[SIGCIS-Members] Materialities of the Digital ~ open panel at 4S
CeruzziP at si.edu
Wed Feb 18 06:43:24 PST 2015
I wrote a brief "Think Piece" on this topic a few years ago for the Annals: http://www.computer.org/csdl/mags/an/2006/03/man2006030096-abs.html. Not quite what you are looking for, but it is a fascinating topic, and one that I continue to follow as it pertains to what I called "Internet Alley" in the Virginia suburbs of Washington, DC.
From: members-bounces at sigcis.org [mailto:members-bounces at sigcis.org] On Behalf Of Amy Johnson
Sent: Tuesday, February 17, 2015 7:01 PM
To: members at sigcis.org
Subject: [SIGCIS-Members] Materialities of the Digital ~ open panel at 4S
A colleague and I are running an open panel at this year's annual 4S meeting, called Materialities of the Digital. I've included the abstract and submission info below. If you know of anyone who might be interested, could you pass it on? Or if YOU'RE interested, send something our way. (Submission info here: http://www.4sonline.org/meeting; deadline is March 29, 2015.)
Really excited about this year's 4S theme of making and doing. Lots of interesting open panels. You can check them out here: http://www.4sonline.org/meeting/open_sessions.
Materialities of the Digital
Much popular discourse positions digital technologies as either phantom or prosthetic-presence without substance, or extension that enables new experience of the world. Think: Twitter and Google Glass. This phantom/prosthetic dichotomy is a curious one, one that demands scrutiny and challenge. What are the materialities of the digital? And what do we embrace-and hide-when we position them so?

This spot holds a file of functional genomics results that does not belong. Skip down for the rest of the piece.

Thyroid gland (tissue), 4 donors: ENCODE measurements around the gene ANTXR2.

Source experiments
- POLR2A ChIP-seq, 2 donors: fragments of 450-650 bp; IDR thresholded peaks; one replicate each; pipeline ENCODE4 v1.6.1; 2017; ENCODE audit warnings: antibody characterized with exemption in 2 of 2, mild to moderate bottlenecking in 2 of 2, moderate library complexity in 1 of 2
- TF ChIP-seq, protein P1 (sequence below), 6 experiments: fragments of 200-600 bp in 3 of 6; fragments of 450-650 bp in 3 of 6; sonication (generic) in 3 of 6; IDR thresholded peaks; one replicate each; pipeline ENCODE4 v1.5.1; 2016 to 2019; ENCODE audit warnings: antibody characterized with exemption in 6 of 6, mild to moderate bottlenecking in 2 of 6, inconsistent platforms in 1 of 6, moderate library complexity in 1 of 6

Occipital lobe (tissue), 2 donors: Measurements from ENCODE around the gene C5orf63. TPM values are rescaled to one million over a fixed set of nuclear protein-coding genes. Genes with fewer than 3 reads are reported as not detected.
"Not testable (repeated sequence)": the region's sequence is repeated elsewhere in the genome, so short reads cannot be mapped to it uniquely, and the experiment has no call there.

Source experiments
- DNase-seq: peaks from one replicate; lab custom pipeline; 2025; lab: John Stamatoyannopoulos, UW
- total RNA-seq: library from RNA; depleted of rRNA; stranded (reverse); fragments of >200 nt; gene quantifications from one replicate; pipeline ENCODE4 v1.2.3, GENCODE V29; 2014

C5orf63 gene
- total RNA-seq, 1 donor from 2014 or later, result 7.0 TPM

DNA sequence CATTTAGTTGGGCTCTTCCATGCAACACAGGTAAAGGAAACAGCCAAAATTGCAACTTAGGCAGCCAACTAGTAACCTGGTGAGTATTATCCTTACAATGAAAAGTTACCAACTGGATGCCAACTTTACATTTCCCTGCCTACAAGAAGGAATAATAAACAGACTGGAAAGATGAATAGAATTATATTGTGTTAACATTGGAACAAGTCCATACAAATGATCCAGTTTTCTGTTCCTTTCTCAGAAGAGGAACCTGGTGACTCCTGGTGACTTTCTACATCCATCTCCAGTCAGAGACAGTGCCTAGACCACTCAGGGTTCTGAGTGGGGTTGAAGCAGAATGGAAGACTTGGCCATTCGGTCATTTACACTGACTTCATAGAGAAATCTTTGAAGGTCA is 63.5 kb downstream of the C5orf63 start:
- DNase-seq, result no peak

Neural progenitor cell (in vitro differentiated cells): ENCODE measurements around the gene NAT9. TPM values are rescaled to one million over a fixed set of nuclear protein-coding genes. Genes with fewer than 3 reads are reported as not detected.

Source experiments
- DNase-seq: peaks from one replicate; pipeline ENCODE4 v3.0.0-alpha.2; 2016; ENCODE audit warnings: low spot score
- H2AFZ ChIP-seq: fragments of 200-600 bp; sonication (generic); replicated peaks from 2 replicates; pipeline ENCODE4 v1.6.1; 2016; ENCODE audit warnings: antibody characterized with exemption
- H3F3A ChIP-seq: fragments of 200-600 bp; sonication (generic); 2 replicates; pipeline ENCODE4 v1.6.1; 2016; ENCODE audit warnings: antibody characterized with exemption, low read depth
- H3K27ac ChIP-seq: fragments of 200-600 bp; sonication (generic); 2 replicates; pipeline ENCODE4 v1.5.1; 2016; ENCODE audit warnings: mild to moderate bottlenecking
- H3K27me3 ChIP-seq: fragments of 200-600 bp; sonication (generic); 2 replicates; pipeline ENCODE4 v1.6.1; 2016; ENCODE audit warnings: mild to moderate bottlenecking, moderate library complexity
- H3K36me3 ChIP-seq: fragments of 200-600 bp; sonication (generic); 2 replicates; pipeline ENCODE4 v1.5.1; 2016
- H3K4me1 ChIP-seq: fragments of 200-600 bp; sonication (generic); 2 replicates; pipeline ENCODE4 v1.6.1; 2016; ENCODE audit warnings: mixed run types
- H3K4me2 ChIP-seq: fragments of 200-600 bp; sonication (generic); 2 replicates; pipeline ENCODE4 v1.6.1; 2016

We investigate materiality broadly here. We include hardware and network materialities such as data centers and undersea cables, transistors and LCD crystals. Such materialities are often transmuted by metaphor: the cloud, the highway, the screen. Why are these materialities treated as elusive? What details are visible without this obscuring/illumination?
We include classic bodily materialities-bodies themselves, but also physical extension through tactile interfaces and digital sex toys like RealTouch. What are the material practices of the digital? How do the shapes of bodies-and selves?-change as digital technologies transform boundaries and surroundings? As bodies/objects cross from one material channel to another?
And we include relative materialities, such as language and script, bits and pixels, avatars and alts. Materialities that arise from their use as building blocks and tools, from their use as faces and agents that speak and remember. Components that undergird everything from affective emoji play to bots that shop the darknet. What does it mean to understand materiality as relative and relational?
For this panel we invite papers drawing on diverse methodologies, from media studies and digital anthropology to feminist and queer theory, biomedicine, crip theory and disability studies, critical race studies, and neuroscience and neuroeconomics.
Open session list here: http://www.4sonline.org/meeting/open_sessions
Submissions info here: http://www.4sonline.org/meeting (deadline: March 29, 2015)
PhD candidate<http://web.mit.edu/hasts/graduate/johnson.html>, MIT HASTS
Berkman Center for Internet & Society<http://cyber.law.harvard.edu/people/ajohnson>, Harvard
Keio International Project for Internet & Society<http://kipis.sfc.keio.ac.jp/people/amy-johnson/>, Keio University
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